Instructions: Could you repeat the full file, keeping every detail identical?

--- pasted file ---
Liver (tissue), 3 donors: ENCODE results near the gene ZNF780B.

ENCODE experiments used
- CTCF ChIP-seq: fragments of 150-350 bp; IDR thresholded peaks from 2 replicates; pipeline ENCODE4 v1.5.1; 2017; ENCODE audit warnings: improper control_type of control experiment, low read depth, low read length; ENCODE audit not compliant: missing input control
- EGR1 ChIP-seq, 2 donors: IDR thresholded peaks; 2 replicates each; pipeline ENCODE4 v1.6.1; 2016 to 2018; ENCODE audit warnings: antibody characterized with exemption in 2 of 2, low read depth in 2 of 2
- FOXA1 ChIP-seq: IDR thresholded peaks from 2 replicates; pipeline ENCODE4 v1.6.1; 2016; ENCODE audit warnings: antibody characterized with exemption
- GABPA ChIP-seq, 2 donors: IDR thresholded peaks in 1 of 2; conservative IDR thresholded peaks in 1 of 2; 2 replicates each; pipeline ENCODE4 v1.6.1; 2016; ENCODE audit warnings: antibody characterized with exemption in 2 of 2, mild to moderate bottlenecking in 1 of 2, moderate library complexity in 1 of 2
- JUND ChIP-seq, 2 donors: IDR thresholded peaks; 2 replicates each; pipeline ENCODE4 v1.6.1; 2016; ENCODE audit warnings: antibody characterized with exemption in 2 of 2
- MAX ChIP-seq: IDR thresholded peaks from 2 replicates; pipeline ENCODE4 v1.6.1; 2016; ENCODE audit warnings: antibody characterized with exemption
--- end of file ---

Liver (tissue), 3 donors: ENCODE results near the gene ZNF780B.

ENCODE experiments used
- CTCF ChIP-seq: fragments of 150-350 bp; IDR thresholded peaks from 2 replicates; pipeline ENCODE4 v1.5.1; 2017; ENCODE audit warnings: improper control_type of control experiment, low read depth, low read length; ENCODE audit not compliant: missing input control
- EGR1 ChIP-seq, 2 donors: IDR thresholded peaks; 2 replicates each; pipeline ENCODE4 v1.6.1; 2016 to 2018; ENCODE audit warnings: antibody characterized with exemption in 2 of 2, low read depth in 2 of 2
- FOXA1 ChIP-seq: IDR thresholded peaks from 2 replicates; pipeline ENCODE4 v1.6.1; 2016; ENCODE audit warnings: antibody characterized with exemption
- GABPA ChIP-seq, 2 donors: IDR thresholded peaks in 1 of 2; conservative IDR thresholded peaks in 1 of 2; 2 replicates each; pipeline ENCODE4 v1.6.1; 2016; ENCODE audit warnings: antibody characterized with exemption in 2 of 2, mild to moderate bottlenecking in 1 of 2, moderate library complexity in 1 of 2
- JUND ChIP-seq, 2 donors: IDR thresholded peaks; 2 replicates each; pipeline ENCODE4 v1.6.1; 2016; ENCODE audit warnings: antibody characterized with exemption in 2 of 2
- MAX ChIP-seq: IDR thresholded peaks from 2 replicates; pipeline ENCODE4 v1.6.1; 2016; ENCODE audit warnings: antibody characterized with exemption